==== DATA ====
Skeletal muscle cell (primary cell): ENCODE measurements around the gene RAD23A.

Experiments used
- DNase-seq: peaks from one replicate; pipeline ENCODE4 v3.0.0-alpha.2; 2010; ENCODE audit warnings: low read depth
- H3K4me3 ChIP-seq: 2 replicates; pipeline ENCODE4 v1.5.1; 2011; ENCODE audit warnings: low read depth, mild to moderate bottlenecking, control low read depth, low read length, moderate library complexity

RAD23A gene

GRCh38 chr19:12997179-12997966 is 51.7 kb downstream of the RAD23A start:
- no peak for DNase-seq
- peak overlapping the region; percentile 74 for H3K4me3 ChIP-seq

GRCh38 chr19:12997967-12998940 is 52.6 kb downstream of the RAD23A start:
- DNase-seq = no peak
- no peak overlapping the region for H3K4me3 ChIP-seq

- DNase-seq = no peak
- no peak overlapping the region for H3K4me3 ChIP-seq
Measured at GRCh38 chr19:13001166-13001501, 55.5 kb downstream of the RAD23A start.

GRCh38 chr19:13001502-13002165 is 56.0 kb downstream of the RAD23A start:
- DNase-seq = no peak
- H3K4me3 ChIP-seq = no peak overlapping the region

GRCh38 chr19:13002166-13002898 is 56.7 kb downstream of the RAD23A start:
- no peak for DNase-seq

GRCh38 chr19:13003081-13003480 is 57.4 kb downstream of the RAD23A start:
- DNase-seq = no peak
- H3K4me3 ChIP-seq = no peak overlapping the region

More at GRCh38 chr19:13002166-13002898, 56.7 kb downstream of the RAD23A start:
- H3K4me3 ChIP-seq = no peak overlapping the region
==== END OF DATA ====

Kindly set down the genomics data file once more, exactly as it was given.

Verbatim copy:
Skeletal muscle cell (primary cell): ENCODE measurements around the gene RAD23A.

Experiments used
- DNase-seq: peaks from one replicate; pipeline ENCODE4 v3.0.0-alpha.2; 2010; ENCODE audit warnings: low read depth
- H3K4me3 ChIP-seq: 2 replicates; pipeline ENCODE4 v1.5.1; 2011; ENCODE audit warnings: low read depth, mild to moderate bottlenecking, control low read depth, low read length, moderate library complexity

RAD23A gene

GRCh38 chr19:12997179-12997966 is 51.7 kb downstream of the RAD23A start:
- no peak for DNase-seq
- peak overlapping the region; percentile 74 for H3K4me3 ChIP-seq

GRCh38 chr19:12997967-12998940 is 52.6 kb downstream of the RAD23A start:
- DNase-seq = no peak
- no peak overlapping the region for H3K4me3 ChIP-seq

- DNase-seq = no peak
- no peak overlapping the region for H3K4me3 ChIP-seq
Measured at GRCh38 chr19:13001166-13001501, 55.5 kb downstream of the RAD23A start.

GRCh38 chr19:13001502-13002165 is 56.0 kb downstream of the RAD23A start:
- DNase-seq = no peak
- H3K4me3 ChIP-seq = no peak overlapping the region

GRCh38 chr19:13002166-13002898 is 56.7 kb downstream of the RAD23A start:
- no peak for DNase-seq

GRCh38 chr19:13003081-13003480 is 57.4 kb downstream of the RAD23A start:
- DNase-seq = no peak
- H3K4me3 ChIP-seq = no peak overlapping the region

More at GRCh38 chr19:13002166-13002898, 56.7 kb downstream of the RAD23A start:
- H3K4me3 ChIP-seq = no peak overlapping the region